What if I adopted a cat who was trained on a different material?

 

If you adopted, you probably received the cat from a shelter, rescue, or friend, in which case you can easily avoid this problem by asking what material the kitty prefers and using it yourself. If this isn’t the material you want to use for life, slowly introduce a new material by mixing increasing amounts of it with the old material over time until your furbaby is accustomed to burying with the new litter only. You’re all set. When adopting, you’re already changing the location of the box by introducing a new environment entirely, so don’t change the material right away, too, or you’re really asking for trouble from an over-stressed kitty. When you bring your new little guy home, be sure to show him where the litter box is right away, and it’s especially helpful if you can show him repeatedly at key times (those would be exactly the same times a mom shows her new kittens: after meals, naps, and play). In most cases, one introduction will work, as long as he can easily find and access the box at all times. You should have one box per floor of your home, especially in the beginning; otherwise, a new kitty may give up looking if he doesn’t find the box quickly enough when he really needs to go, and he’ll choose a random spot out of desperation. It’s not always easy to undo this choice once it’s been made, so prevent it.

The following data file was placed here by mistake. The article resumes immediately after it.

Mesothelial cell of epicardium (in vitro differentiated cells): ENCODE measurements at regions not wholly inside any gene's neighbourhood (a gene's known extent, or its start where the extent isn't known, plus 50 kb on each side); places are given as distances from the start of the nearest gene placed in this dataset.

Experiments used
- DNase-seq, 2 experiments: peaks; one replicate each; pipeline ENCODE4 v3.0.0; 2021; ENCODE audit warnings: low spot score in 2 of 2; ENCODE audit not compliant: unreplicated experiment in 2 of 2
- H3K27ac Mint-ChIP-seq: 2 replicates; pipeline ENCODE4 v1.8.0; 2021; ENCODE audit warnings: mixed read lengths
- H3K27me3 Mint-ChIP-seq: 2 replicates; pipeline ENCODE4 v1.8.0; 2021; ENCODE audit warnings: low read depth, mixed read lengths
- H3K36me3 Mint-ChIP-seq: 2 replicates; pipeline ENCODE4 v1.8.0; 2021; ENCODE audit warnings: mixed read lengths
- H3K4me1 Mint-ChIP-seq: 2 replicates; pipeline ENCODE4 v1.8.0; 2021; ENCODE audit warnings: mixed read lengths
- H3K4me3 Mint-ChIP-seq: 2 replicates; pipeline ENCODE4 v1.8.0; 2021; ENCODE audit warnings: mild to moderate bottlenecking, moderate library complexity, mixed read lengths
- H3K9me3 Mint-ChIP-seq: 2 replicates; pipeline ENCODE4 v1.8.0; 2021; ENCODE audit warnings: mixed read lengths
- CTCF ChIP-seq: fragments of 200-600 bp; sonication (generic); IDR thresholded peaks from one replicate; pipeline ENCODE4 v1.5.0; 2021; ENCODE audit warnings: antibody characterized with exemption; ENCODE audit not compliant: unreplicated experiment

This all sounds simple enough, but what about strays?